A new reader at sustainablog only needs to poke around a little to see that we’re big fans of the clean cook stove concept, and always willing to support social enterprises aiming to bring this simple, transformative technology to the developing world. But, I have to admit that when I first read about the EcoRecho, a stove being built by D&E Green Enterprises in Haiti, I was a bit skeptical. How clean could a charcoal stove be, I wondered? Why not just produce something designed to burn wood?
In an email exchange, Duquesne Fednard, the founder/CEO of D&E, told me he understood my thinking, and even noted that converting wood to charcoal sacrifices 80% of the energy in that wood. In a country like Haiti, though, where the vast majority live in urban or peri-urban areas, access to wood is limited or non-existent: charcoal is the available cooking fuel. His company had even released a wood-burning rocket stove at the same time as the charcoal stove… and they sold 120 times more charcoal stoves. Making more efficient use of charcoal will make the difference in the human and environmental health costs of cooking in Haiti.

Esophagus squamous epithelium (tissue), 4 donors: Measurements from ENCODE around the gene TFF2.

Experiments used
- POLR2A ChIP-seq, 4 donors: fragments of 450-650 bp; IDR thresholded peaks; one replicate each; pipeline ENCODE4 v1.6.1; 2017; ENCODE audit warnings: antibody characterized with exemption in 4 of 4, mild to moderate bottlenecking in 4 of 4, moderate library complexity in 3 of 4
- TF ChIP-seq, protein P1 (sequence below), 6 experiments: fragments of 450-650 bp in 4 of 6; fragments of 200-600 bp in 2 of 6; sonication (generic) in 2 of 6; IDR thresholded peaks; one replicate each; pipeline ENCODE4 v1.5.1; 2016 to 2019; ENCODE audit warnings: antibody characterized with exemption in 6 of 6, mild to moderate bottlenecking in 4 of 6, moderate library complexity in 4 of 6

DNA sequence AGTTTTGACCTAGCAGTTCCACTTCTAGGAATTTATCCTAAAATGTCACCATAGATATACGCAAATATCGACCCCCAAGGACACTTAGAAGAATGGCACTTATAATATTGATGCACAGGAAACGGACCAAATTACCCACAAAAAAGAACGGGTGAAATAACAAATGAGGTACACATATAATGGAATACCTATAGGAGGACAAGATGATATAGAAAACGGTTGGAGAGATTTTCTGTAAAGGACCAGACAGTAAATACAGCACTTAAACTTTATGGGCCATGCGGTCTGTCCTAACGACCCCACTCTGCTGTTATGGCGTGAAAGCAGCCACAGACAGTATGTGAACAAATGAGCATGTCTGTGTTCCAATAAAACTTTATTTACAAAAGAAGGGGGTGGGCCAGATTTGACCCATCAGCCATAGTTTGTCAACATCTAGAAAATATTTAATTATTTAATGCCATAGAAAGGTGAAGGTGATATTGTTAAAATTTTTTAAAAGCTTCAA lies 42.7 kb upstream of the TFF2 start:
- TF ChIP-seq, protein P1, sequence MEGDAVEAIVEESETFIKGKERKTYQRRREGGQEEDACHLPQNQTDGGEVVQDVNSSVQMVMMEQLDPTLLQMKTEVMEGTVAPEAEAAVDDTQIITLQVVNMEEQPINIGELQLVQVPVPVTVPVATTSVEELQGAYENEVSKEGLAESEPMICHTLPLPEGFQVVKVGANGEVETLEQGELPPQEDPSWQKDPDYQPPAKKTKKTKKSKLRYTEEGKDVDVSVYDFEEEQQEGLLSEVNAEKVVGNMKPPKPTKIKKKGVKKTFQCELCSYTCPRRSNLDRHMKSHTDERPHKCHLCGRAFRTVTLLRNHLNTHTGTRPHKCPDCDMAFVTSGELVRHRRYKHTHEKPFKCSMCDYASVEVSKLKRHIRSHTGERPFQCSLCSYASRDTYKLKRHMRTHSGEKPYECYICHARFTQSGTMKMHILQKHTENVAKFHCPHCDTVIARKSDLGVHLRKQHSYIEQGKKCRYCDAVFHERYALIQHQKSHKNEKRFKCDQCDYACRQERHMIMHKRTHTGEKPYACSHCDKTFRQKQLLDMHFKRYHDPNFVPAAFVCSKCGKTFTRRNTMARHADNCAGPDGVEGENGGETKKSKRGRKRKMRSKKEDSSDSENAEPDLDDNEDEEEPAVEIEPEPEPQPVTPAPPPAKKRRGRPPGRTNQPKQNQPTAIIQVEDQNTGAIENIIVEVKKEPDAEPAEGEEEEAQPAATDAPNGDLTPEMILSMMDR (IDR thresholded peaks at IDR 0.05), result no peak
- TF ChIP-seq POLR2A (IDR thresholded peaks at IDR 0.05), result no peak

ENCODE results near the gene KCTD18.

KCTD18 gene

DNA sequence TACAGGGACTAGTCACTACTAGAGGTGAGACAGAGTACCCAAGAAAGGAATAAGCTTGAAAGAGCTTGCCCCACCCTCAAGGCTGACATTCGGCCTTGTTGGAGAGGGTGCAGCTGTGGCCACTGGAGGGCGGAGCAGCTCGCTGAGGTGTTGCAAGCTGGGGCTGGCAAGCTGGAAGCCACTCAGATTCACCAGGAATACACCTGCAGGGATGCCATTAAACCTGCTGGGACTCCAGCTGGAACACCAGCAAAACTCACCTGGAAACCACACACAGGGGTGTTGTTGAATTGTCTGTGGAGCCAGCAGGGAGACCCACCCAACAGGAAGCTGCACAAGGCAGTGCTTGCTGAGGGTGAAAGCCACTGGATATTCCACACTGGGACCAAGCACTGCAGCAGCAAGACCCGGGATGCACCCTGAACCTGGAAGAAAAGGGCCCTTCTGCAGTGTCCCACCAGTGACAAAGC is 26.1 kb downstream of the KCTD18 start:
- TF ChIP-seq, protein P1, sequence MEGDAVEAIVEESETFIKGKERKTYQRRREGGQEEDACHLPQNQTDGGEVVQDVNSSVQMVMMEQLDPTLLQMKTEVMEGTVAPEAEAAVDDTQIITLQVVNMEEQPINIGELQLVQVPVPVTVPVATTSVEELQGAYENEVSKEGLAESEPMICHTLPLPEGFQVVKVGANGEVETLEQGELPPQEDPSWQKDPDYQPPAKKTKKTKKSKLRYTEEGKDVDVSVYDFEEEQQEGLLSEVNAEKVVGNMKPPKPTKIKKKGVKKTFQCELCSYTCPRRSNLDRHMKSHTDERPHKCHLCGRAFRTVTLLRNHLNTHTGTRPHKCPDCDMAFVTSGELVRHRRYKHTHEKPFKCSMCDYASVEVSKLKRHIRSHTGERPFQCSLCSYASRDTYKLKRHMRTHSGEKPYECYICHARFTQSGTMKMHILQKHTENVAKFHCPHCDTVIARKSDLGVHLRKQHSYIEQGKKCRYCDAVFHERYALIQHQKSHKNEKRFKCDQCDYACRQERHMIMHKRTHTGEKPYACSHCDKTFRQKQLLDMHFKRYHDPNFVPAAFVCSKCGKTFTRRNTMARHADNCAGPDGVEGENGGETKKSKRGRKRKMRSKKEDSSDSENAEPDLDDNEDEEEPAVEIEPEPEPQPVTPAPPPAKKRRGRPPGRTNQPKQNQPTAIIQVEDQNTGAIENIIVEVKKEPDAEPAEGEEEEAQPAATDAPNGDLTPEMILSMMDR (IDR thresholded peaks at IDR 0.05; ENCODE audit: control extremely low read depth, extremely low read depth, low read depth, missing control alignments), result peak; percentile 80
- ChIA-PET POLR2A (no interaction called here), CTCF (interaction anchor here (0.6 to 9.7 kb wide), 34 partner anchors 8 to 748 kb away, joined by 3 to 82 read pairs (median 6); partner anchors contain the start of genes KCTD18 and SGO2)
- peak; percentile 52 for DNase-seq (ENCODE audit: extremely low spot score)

The EcoRecho does just that: the stove cuts the amount of charcoal needed to cook a meal in half. That not only creates better indoor air quality for Haitians, but also lightens demands on very tight household budgets – each stove will save a family an average of $150 a year on charcoal. Finally, as a Haitian enterprise, the EcoRecho can create jobs in this very impoverished nation.
Fednard and D&E were ready to roll with a new factory when the earthquake hit in 2010. They’ve been making do in tents since then, but another factory would allow them to increase production and employ more people: the company could create at least 400 new jobs with a new building. D&E is soliciting funds for a factory through Indiegogo: take a few minutes to watch their pitch video, and get a better sense of the difference a donation could make:
Inspired? The consider supporting this project with a few dollars – this simple technology could make a real difference for Haitians.
Image credit: D&E Green Enterprises